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GUEST BLOG: Man Booker Prize Literary Director Ion Trewin gives his thoughts on the shortlist

8th September 2011 - Ion Trewin

Ion TrewinIon Trewin has been the Literary Director of the Man Booker Prize since 2006, taking over from Martyn Goff. His association with the prize stretches back to 1974, when he was Chair of the judging panel that declared Nadine Gordimer's The Conservationist and Stanley Middleton's Holiday joint winners.

At the time he was Literary Editor of The Times, but he moved into publishing in 1980. He edited Thomas Keneally's 1982 Booker Prize winner Schindler's Ark and was Alan Clark's editor and publisher from 1992 until his death. His edition of The Hugo Young Papers won the 2009 Channel Political Book of the Year. He was Chairman of the Cheltenham Literature Festival from 1996 to 2007.

 

I have been much struck this year by the writing talent that has emerged in the Man Booker submissions, two first novels among them. That some observers were quick to comment on the absence, even from the Longlist, of former winners of the prize as well as a host of previously shortlisted writers, does not surprise me, but very few of these critics have read even the full Longlist. The books that fell by the wayside during the judges' discussions simply did not measure up to the judges' exacting standards. As for the suggestion by one reporter that the list was dumbing down the prize - what nonsense!

The publication of the judges' Shortlist has also revealed what I detect as a major sea change in publishing. Usually the Long and Short lists are dominated by the names of well-known and established imprints - but not this year. Judges in my experience don't look at the colophons on the books they are reading. Imagine the surprise therefore when new or relatively unknown publishing houses from Wales, Scotland and Birmingham emerged on the Longlist. And even the Shortlist contains four independent imprints.

An author's agent with whom I discussed this, expressed no surprise: the biggest firms, he said, are going more for the tried and tested. It is the newer publishers who are taking risks. One title on the Shortlist had been turned down by a list of publishers into double figures. Only when the judges had agreed their Shortlist did I think of checking: this year the Shortlist includes two first novels, Snowdrops by A D Miller and Pigeon English by Stephen Kelman. Is it significant that both drew their inspiration from real events? Any thought that the novel is dead must be dismissed.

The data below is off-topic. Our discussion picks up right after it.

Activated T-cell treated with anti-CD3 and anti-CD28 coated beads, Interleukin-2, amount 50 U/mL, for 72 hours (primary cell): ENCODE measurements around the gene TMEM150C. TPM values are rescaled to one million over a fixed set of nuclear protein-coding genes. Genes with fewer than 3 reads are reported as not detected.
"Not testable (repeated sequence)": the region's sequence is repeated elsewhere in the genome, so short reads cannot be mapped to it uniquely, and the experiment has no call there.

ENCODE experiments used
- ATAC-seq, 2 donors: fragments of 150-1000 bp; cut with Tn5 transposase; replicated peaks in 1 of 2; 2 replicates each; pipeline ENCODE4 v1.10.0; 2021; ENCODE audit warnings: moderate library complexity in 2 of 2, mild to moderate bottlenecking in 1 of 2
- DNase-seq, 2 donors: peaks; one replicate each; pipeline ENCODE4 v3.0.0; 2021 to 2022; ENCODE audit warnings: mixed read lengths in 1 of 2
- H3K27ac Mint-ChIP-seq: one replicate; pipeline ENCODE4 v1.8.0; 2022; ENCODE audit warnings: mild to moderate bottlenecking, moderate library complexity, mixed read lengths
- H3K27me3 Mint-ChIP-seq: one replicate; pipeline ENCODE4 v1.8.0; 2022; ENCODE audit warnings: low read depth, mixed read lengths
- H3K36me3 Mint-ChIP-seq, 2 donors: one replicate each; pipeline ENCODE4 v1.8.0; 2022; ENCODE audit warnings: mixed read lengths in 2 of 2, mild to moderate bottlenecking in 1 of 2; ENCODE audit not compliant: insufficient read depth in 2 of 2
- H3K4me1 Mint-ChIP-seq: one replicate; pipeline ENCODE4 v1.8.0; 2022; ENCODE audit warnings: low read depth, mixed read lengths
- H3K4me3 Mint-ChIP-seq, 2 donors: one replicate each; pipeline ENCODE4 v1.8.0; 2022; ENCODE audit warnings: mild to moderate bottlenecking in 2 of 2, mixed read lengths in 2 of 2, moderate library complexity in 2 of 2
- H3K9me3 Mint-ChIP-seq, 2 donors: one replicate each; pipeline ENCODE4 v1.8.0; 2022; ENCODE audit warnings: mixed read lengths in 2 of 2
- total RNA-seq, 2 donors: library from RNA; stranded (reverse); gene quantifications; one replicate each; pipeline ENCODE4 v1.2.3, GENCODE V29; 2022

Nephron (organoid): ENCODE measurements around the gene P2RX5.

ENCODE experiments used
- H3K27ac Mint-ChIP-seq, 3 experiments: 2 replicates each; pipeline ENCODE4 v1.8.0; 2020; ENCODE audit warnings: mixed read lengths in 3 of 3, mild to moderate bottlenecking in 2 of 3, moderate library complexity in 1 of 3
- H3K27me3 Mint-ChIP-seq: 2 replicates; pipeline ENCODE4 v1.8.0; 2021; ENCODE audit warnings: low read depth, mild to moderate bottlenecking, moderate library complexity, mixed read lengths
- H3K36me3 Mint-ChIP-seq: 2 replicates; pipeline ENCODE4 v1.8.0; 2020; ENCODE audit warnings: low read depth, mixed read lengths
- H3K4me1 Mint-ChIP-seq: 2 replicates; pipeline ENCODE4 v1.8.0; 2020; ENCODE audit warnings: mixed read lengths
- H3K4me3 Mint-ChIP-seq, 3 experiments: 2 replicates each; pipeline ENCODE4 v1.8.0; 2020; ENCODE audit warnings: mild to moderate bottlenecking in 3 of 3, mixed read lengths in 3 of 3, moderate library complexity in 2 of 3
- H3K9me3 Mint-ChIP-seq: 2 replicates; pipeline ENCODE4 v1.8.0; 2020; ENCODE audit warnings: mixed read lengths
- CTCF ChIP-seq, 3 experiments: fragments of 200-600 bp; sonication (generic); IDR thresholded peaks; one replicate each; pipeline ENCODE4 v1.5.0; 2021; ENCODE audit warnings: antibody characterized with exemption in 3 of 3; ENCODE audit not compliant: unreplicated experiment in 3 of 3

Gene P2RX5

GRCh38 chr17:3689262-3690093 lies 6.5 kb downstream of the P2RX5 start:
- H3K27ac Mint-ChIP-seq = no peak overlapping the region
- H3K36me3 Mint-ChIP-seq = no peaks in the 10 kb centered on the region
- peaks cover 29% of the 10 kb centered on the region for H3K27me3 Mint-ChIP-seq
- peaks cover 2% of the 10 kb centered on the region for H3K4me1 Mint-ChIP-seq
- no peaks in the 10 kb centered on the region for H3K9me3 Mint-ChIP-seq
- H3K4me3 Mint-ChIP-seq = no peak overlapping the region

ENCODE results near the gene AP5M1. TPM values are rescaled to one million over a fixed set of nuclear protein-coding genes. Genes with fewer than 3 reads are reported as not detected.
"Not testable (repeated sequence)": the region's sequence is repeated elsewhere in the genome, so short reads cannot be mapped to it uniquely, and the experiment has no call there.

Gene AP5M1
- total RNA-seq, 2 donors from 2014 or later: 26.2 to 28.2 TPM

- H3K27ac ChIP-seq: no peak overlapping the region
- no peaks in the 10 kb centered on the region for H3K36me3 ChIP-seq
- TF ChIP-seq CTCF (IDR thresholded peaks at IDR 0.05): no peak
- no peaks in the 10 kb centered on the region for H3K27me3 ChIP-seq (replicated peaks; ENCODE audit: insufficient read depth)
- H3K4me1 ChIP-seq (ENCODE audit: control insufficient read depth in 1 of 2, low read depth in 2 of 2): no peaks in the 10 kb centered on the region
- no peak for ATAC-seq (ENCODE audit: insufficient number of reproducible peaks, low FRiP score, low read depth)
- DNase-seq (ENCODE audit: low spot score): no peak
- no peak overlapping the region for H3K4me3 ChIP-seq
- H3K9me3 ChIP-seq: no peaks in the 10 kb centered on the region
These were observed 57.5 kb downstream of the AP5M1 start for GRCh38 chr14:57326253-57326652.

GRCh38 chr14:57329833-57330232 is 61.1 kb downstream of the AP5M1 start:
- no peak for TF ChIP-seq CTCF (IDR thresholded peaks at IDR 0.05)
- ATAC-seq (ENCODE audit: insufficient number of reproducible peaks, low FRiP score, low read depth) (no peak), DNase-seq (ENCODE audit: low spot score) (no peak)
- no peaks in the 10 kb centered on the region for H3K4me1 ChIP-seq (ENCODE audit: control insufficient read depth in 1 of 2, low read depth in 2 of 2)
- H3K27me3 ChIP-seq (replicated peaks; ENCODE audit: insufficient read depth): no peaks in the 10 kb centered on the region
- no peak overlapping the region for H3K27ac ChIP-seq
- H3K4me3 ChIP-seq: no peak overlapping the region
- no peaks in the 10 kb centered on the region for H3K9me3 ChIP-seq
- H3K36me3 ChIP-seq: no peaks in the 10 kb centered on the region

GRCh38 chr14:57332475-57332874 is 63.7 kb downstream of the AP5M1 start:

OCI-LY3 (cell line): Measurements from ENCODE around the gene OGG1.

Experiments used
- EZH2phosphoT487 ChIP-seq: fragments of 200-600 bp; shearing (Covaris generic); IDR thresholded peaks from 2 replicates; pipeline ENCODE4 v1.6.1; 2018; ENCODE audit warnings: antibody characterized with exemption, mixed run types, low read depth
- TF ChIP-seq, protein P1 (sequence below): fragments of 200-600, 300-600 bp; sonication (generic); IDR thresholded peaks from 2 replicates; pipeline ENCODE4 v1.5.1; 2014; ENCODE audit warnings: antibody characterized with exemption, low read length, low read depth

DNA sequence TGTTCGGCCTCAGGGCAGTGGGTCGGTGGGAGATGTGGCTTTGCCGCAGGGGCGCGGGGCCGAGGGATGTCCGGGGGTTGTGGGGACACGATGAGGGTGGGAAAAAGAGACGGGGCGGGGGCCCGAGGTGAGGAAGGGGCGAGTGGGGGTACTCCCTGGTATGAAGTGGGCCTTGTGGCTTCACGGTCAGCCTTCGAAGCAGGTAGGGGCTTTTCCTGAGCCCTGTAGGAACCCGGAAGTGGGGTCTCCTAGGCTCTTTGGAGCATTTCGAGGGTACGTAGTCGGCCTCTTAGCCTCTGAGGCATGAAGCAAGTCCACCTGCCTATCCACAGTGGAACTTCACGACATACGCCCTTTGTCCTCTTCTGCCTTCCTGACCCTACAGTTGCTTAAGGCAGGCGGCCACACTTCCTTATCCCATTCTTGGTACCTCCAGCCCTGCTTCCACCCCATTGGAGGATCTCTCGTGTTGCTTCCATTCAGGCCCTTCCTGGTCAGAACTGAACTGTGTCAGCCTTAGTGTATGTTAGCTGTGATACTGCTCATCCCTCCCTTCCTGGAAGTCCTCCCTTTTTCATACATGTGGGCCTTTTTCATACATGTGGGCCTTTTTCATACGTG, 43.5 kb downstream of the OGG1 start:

Each year I find myself impressed anew by the judges' perspicacity. Here we have five readers from a rich variety of backgrounds and each responds differently to what is put before them. At this stage I still have no idea which novel will emerge as the victor on 18th October. Sometimes it is clear from earlier meetings, but a third reading in the space of months is tough on any novel, particularly those that are plot driven. When from the first reading you learn the denouement it becomes essential at subsequent readings that other ingredients come into play: the quality of writing, of dialogue, of characterisation.

This year's press conference to announce the shortlist was high grade. Stella Rimington, our chair, asked each judge to talk for a couple of minutes on a particular title in the Shortlist. We had not in my experience done this before. As a result when the conference was opened to questioning the reporters present were able to go into greater detail about specific titles, few of which they had read.

Inevitably the omission of one particular title was pounced upon. How could the judges have eliminated the favourite, Alan Hollingshurst's The Stranger's Child? The short answer from the chair was difficult to refute: that the judges had found six titles that they preferred. And of course it was only the favourite because two bookies said so! But all the judges wished to emphasise that for any book to reach the Shortlist should be seen as an achievement in itself.

 

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